The defense company's reassessment of what those issues mean shows up in its new financial outlook.
Summer 2021 may have represented the "a-ha moment" for governments and industries to realize all that has happened to supply chains and the art of managing them.
But that did not mean a quick fix or resolution was possible given how pandemic-related and other disruptions simply build on top of one another.
During Lockheed Martin's second quarter earnings call with investors Tuesday, Chief Financial Officer Jay Malave said the company's ability to get its supply chain operations back to normal "has been more challenging than we had originally anticipated."
The emergence of COVID-19's omicron variant over the winter season did not help matters and as Malave pointed out, every company was impacted by that.
"We have seen some level of improvement in certain areas of not only our operations, but also our supplier operations," Malave told analysts. "But we've also seen broken commitments at the same time, and so, it just caused us to reassess what this meant for the year."
That reassessment means the defense company has lowered its revenue outlook for this year by around $750 million to $65.25 billion with the expectation that supply chain issues will remain so.
Lockheed already forecasted a year-over-year sales decline with the thought that 2022 would present similar challenges to what 2021 did.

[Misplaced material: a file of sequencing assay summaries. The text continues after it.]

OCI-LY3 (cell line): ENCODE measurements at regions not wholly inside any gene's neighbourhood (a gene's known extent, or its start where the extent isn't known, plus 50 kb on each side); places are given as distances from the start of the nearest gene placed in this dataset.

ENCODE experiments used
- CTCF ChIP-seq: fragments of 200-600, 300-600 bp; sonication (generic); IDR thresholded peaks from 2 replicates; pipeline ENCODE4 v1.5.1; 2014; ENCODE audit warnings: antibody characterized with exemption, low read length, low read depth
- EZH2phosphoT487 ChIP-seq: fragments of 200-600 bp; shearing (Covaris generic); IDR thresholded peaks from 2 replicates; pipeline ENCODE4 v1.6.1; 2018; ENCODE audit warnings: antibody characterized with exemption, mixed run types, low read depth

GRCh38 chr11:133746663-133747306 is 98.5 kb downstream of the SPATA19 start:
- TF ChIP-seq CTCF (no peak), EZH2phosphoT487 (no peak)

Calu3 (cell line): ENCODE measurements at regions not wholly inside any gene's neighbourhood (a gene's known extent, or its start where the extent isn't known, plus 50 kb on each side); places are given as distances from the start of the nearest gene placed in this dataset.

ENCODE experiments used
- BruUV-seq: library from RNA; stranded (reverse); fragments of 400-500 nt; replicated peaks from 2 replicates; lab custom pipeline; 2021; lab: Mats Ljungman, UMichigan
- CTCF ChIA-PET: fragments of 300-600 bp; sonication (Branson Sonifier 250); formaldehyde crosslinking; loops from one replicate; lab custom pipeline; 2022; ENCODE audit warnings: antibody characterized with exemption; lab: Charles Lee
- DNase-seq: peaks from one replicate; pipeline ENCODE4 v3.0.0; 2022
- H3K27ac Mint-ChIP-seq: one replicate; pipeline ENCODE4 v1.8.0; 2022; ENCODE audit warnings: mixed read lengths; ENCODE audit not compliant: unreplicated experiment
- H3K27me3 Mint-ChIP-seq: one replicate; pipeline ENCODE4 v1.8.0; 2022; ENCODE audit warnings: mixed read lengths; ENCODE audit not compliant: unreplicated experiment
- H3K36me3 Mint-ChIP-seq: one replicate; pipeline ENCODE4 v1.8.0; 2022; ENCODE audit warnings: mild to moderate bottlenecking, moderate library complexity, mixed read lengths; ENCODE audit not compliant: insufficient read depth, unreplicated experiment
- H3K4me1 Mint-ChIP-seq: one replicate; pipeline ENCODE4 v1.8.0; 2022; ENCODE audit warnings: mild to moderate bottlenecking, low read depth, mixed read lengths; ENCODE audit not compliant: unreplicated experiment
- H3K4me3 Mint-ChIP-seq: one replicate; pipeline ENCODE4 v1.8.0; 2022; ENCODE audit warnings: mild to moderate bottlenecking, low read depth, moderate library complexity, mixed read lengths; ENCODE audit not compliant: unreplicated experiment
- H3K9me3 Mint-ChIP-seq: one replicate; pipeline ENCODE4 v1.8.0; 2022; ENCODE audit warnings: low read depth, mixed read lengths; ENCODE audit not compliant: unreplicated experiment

First quarter revenue fell 9% over the prior year period to $15.4 billion, while profit declined 4% to $1.7 billion. The company is holding to its bottom-line forecast of $7.17 billion in profit for the year on a margin of 11%.
While not nearly ready to talk about 2023 yet, Malave did say they will continue to evaluate and take a look at what today's supply chain issues mean for next year and beyond.
Those challenges of getting parts from everywhere are intertwined with that of finding the necessary labor, which Malave highlighted as one headwind "for the industry as well as us."
But within Lockheed itself, the company is touting one success story of how it adjusted on-the-fly to keep a key program running.
Malave said the company moved 50 employees from an international operation to Greenville, South Carolina so they could help the F-16 program move quicker.
But even then: "Our ramp on that program is taking longer than we had originally anticipated largely because of the slower ramp in hiring employees," Malave said.
"We expect to deliver aircraft next year, and then we'll get to a... full-capacity run-rate for Greenville in 2024," Malave added.
Malave was not the only defense industry executive that spoke to the market's supply chain challenges during this week.
In an interview with CNBC Monday, Raytheon Technologies CEO Greg Hayes said he does not expect manufacturing conditions to get back anywhere close to normal this year.
"I think we're not going to see the end of the supply chain and the people challenges this year. I think it's the end of 2023 and going into 2024," Hayes said in that interview at the Farnborough Air Show.
"It is direct labor, it is skilled labor, that is the hardest thing to get right now," Hayes added. "There's a lot of things we can't get done because we can't get the people."